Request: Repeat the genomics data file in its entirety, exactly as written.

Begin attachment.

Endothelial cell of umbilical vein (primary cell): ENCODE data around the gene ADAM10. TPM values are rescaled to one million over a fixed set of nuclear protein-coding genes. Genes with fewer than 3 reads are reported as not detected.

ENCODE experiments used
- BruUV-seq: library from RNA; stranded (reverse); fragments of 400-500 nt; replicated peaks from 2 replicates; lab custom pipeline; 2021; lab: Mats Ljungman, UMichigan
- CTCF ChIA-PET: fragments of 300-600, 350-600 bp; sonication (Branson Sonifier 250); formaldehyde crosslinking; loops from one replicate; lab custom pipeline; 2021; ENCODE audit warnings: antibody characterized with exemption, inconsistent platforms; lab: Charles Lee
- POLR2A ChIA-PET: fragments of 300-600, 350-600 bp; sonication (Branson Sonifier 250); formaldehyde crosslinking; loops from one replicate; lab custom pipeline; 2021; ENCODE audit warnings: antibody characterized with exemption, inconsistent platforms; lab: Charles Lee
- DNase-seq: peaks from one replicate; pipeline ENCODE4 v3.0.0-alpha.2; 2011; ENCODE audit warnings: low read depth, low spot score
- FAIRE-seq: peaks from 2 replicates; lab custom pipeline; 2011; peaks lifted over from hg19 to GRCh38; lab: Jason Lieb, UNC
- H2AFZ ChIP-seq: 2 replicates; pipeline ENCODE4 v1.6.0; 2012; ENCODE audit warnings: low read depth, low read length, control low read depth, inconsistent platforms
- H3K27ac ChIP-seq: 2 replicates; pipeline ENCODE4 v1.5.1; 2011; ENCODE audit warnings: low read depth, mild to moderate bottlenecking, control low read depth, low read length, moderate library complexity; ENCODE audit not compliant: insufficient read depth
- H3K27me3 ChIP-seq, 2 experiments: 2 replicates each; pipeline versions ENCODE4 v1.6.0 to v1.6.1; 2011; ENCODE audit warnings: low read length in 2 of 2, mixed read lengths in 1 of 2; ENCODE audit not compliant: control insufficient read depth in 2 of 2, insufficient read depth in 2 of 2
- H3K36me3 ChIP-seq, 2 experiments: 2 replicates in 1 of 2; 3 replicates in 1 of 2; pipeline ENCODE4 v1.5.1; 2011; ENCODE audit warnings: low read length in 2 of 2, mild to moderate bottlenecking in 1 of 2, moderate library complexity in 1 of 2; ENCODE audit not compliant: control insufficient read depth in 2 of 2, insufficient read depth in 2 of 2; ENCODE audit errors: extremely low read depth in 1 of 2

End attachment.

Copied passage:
Endothelial cell of umbilical vein (primary cell): ENCODE data around the gene ADAM10. TPM values are rescaled to one million over a fixed set of nuclear protein-coding genes. Genes with fewer than 3 reads are reported as not detected.

ENCODE experiments used
- BruUV-seq: library from RNA; stranded (reverse); fragments of 400-500 nt; replicated peaks from 2 replicates; lab custom pipeline; 2021; lab: Mats Ljungman, UMichigan
- CTCF ChIA-PET: fragments of 300-600, 350-600 bp; sonication (Branson Sonifier 250); formaldehyde crosslinking; loops from one replicate; lab custom pipeline; 2021; ENCODE audit warnings: antibody characterized with exemption, inconsistent platforms; lab: Charles Lee
- POLR2A ChIA-PET: fragments of 300-600, 350-600 bp; sonication (Branson Sonifier 250); formaldehyde crosslinking; loops from one replicate; lab custom pipeline; 2021; ENCODE audit warnings: antibody characterized with exemption, inconsistent platforms; lab: Charles Lee
- DNase-seq: peaks from one replicate; pipeline ENCODE4 v3.0.0-alpha.2; 2011; ENCODE audit warnings: low read depth, low spot score
- FAIRE-seq: peaks from 2 replicates; lab custom pipeline; 2011; peaks lifted over from hg19 to GRCh38; lab: Jason Lieb, UNC
- H2AFZ ChIP-seq: 2 replicates; pipeline ENCODE4 v1.6.0; 2012; ENCODE audit warnings: low read depth, low read length, control low read depth, inconsistent platforms
- H3K27ac ChIP-seq: 2 replicates; pipeline ENCODE4 v1.5.1; 2011; ENCODE audit warnings: low read depth, mild to moderate bottlenecking, control low read depth, low read length, moderate library complexity; ENCODE audit not compliant: insufficient read depth
- H3K27me3 ChIP-seq, 2 experiments: 2 replicates each; pipeline versions ENCODE4 v1.6.0 to v1.6.1; 2011; ENCODE audit warnings: low read length in 2 of 2, mixed read lengths in 1 of 2; ENCODE audit not compliant: control insufficient read depth in 2 of 2, insufficient read depth in 2 of 2
- H3K36me3 ChIP-seq, 2 experiments: 2 replicates in 1 of 2; 3 replicates in 1 of 2; pipeline ENCODE4 v1.5.1; 2011; ENCODE audit warnings: low read length in 2 of 2, mild to moderate bottlenecking in 1 of 2, moderate library complexity in 1 of 2; ENCODE audit not compliant: control insufficient read depth in 2 of 2, insufficient read depth in 2 of 2; ENCODE audit errors: extremely low read depth in 1 of 2